Jeanine thought he must have studied it so well that it gave him the impression that he had lived it.
Aldaran had in fact experienced that war in his childhood as well, even if it had affected him differently, but he couldn’t explain to her how faes had been affected.
It was one of the rare subjects concerning his childhood he had talked a bit about.
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The man and the wolf (the sequel)

The tales of lock-down (2)

If you haven’t read « the man and the wolf », go and read « the tales of lock-down », which I have renamed from « the confinement tales ».

 

Eight month earlier…

Pierre was coming home from groceries shopping when he noticed the wolfhound. It was early for him, but what surprised Pierre the most was that he was sitting next to the front door of his apartment building, as if he was waiting for someone.
When the wolfhound came up to him, he understood that that someone was him.

“Hello you!” Pierre greeted him whilst scratching him behind the ears: “You were waiting for me?”

The dog wagged his tail in an happy manner. He had beautiful golden brown eyes. Pierre stored that information at the back of his mind. Strangers met in shops don’t turn into wolfhounds. Anyway, that sort of things doesn’t exist, right?
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Autistic and confined (part 2): resting outside of the world’s busyness

[Foreword: I am merely sharing my experience, and I don’t think it invalidates the experience of others.]

I know that this confinement is for a serious and severe reason and I am aware of the negative consequences it has and will have when it ends.

I don’t have to go out and the world is calm so to me this is a welcomed, because needed, rest.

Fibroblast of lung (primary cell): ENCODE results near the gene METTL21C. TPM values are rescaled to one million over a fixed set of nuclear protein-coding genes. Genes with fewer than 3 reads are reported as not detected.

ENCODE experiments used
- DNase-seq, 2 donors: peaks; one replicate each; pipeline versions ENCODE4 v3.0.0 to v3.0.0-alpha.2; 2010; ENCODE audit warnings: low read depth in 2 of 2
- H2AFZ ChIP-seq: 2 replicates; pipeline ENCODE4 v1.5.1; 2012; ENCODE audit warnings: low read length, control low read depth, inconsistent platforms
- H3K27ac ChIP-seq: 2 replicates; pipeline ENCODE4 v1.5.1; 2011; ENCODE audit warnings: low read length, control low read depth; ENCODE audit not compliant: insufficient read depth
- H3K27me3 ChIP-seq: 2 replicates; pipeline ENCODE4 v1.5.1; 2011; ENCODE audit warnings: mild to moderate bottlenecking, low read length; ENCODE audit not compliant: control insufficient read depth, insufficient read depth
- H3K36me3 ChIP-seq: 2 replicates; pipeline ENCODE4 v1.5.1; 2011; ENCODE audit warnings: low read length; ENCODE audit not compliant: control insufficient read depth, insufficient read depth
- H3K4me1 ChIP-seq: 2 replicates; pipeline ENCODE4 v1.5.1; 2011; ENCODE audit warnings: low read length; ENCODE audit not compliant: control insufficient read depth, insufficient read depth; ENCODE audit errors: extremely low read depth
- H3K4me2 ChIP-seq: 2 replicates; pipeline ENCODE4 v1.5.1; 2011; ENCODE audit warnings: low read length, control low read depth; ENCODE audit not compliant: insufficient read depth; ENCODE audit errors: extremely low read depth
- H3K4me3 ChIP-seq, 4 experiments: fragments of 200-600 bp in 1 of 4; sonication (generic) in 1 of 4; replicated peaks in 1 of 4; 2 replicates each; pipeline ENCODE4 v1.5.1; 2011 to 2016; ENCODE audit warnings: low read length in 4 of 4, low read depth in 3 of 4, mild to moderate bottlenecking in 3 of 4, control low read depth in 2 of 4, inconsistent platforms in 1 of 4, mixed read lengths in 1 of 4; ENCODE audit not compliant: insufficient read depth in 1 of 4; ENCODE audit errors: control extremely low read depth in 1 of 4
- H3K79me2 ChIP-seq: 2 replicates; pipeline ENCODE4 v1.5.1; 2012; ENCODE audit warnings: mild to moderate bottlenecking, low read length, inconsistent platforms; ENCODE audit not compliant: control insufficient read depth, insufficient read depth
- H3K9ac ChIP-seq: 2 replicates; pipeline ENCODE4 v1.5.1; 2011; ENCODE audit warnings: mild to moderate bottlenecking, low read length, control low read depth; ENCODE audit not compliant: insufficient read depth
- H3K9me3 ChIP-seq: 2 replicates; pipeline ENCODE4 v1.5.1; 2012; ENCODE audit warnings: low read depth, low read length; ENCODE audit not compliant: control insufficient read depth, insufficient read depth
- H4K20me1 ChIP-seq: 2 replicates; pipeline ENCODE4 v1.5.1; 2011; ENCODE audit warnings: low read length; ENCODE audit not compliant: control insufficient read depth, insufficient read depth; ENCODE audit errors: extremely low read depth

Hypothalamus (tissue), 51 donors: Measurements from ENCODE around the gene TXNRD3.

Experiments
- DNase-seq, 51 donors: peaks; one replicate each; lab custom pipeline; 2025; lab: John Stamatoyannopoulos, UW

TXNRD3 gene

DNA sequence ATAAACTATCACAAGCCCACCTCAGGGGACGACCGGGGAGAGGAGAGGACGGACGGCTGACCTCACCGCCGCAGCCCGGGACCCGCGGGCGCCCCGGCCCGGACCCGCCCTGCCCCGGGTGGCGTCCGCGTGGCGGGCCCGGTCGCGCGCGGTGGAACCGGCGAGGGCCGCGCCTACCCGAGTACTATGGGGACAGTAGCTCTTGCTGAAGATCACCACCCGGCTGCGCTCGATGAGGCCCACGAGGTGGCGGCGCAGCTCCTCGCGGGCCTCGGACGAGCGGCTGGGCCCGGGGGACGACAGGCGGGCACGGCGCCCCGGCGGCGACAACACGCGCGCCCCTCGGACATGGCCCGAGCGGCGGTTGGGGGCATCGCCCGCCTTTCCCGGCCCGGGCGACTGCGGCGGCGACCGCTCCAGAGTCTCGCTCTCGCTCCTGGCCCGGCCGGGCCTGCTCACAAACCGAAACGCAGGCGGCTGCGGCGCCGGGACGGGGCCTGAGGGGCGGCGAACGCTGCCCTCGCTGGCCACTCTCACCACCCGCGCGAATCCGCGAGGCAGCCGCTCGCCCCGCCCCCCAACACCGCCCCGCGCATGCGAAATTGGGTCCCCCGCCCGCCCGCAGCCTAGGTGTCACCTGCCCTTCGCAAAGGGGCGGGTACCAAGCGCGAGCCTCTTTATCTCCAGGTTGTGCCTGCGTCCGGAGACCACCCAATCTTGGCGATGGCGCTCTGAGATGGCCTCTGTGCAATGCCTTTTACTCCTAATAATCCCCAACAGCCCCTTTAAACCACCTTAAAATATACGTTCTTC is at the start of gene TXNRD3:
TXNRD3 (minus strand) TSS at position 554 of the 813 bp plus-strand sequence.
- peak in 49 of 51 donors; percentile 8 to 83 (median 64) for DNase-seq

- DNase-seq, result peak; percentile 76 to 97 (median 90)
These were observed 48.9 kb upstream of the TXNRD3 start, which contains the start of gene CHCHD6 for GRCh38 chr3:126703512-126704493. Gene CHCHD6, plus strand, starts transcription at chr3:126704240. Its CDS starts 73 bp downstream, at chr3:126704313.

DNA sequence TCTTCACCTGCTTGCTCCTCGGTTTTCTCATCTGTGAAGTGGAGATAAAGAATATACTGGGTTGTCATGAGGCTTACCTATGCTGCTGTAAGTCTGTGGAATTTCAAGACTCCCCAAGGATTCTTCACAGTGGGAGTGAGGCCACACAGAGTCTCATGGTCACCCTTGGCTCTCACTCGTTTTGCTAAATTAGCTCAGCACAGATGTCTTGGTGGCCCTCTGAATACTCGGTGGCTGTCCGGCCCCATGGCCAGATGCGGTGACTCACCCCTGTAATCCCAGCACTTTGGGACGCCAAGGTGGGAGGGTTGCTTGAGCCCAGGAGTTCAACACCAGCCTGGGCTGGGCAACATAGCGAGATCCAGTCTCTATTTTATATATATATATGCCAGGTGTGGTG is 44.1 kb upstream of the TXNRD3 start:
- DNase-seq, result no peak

I don’t have anxiety, I live at my own rhythm, my mind is freer – even though I am not always here, as I said in my previous article.

The world before this was tiring and aggressive and I have a feeling it’s going to be the same afterwards, although it will most likely come back progressively, so I savour the calm even if I apprehend what will come after – for this but also for all difficulties that already exist and that will carry on. I am not centred on myself, occulting what others go through.

I perceived the appointments I had as black blocs in the planner I have in my mind, and I had a hard time freeing myself of this on the days I didn’t haven any, even though there were more days on which I didn’t have any.
And depending on what I had done during the week and my current state (which changes depending on internal and external causes) I had difficulties finding the energy to do things on my “free” days.
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Autistic and confined (part 1): creation of stories in a parallel universe

I decided to post the French and English versions of this article separately to facilitate reading but I will carry on doing double posts for shorter, or lighter, reads.

[Foreword: I am merely sharing my experience, and I don’t think it invalidates the experience of others.]

We have been officially confined (in France) for three weeks now. I know some people count differently, following schools closure for example, but the general confinement was decreed as starting on Tuesday 17th of march.

The previous weekend I was watching the various announces and suppositions worriedly.
On one hand because I hadn’t done any “big shopping” – i.e. that last me for a long time so that I don’t have to go out – in quite a while since I was planning on going away, and I hadn’t been to do some “small” shopping (in the village) in a while because I was a bit sick and thought it was better to wait.
On the other hand because my parents were abroad – not far – and were supposed to come home on the 17th. They crossed the border without any problems.

All the messages I saw were calling for people to stay home so the idea of going shopping was stressing me out. I didn’t think I was really at risk but the idea that I could somehow carry the virus and spread it, contaminating other people, is worrying me.